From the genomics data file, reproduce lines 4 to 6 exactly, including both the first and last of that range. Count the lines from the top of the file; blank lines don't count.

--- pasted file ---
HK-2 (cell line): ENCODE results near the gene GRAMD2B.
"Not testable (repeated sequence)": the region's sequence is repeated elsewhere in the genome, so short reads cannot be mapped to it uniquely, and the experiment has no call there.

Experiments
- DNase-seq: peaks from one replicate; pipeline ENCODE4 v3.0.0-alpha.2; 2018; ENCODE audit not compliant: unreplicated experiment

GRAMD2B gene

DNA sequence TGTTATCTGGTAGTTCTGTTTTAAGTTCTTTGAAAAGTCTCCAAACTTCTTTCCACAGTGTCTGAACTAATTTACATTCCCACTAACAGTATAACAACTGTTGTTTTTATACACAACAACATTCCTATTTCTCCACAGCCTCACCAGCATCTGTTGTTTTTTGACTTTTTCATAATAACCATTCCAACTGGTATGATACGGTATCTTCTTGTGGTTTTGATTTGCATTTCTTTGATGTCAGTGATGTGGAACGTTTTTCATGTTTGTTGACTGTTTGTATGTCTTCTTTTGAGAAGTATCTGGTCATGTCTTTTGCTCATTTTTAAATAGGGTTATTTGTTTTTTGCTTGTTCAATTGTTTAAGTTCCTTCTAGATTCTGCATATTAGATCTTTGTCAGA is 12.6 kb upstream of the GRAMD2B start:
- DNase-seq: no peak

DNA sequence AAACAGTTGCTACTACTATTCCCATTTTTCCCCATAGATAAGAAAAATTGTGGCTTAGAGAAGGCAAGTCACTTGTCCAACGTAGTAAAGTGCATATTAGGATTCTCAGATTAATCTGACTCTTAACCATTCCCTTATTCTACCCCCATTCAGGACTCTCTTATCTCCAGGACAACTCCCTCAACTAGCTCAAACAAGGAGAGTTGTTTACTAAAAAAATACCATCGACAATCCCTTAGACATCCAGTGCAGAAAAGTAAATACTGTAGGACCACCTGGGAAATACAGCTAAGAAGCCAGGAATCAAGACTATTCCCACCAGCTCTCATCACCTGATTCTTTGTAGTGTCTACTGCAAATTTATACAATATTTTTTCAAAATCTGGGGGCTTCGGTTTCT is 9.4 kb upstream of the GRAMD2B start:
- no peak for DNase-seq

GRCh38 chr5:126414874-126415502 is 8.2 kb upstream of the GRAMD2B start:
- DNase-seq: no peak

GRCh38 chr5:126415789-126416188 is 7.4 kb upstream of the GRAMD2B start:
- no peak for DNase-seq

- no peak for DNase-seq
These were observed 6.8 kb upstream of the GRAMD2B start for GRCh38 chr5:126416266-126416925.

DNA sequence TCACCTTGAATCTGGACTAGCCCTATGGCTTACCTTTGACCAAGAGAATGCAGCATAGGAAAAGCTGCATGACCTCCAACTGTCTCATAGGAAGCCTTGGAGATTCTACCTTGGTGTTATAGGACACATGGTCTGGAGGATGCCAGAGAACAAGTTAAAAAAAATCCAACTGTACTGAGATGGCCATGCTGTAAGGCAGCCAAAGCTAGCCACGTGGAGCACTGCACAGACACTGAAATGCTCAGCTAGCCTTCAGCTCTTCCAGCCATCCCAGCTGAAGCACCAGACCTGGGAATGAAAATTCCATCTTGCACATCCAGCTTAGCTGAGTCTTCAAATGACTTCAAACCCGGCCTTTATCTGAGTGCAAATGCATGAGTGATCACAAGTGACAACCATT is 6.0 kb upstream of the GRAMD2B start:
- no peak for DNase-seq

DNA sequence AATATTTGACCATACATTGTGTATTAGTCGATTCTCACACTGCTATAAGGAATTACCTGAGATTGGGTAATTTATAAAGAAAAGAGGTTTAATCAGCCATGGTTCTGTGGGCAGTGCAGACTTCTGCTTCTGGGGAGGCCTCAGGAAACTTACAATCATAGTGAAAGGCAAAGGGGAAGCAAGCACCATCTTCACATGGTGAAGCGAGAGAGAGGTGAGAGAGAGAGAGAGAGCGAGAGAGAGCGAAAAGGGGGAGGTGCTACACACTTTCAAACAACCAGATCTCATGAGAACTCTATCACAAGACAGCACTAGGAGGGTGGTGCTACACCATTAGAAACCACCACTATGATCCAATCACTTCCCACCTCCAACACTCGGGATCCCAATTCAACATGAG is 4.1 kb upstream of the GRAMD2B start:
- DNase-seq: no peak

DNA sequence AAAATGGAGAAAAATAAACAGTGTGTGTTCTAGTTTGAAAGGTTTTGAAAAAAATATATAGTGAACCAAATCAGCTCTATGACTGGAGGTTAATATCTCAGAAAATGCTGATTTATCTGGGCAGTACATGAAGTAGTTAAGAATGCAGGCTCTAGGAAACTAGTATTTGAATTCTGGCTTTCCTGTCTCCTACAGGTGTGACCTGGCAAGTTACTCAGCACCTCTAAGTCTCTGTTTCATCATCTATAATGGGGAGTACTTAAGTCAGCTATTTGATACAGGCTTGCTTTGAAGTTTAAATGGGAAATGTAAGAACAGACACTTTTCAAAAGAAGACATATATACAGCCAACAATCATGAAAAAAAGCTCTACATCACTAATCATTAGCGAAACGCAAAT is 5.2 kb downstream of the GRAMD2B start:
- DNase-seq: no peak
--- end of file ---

- DNase-seq: peaks from one replicate; pipeline ENCODE4 v3.0.0-alpha.2; 2018; ENCODE audit not compliant: unreplicated experiment

GRAMD2B gene

DNA sequence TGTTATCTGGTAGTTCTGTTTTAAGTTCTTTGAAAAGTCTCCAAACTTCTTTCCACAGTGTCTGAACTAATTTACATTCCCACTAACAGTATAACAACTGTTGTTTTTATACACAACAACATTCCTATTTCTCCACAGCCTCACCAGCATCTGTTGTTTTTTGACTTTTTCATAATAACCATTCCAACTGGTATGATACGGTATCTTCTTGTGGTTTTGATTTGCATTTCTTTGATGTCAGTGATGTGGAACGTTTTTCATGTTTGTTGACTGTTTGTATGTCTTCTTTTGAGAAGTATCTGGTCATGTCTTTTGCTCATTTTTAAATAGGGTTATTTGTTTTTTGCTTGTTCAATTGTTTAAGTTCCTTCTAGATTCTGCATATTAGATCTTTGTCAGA is 12.6 kb upstream of the GRAMD2B start: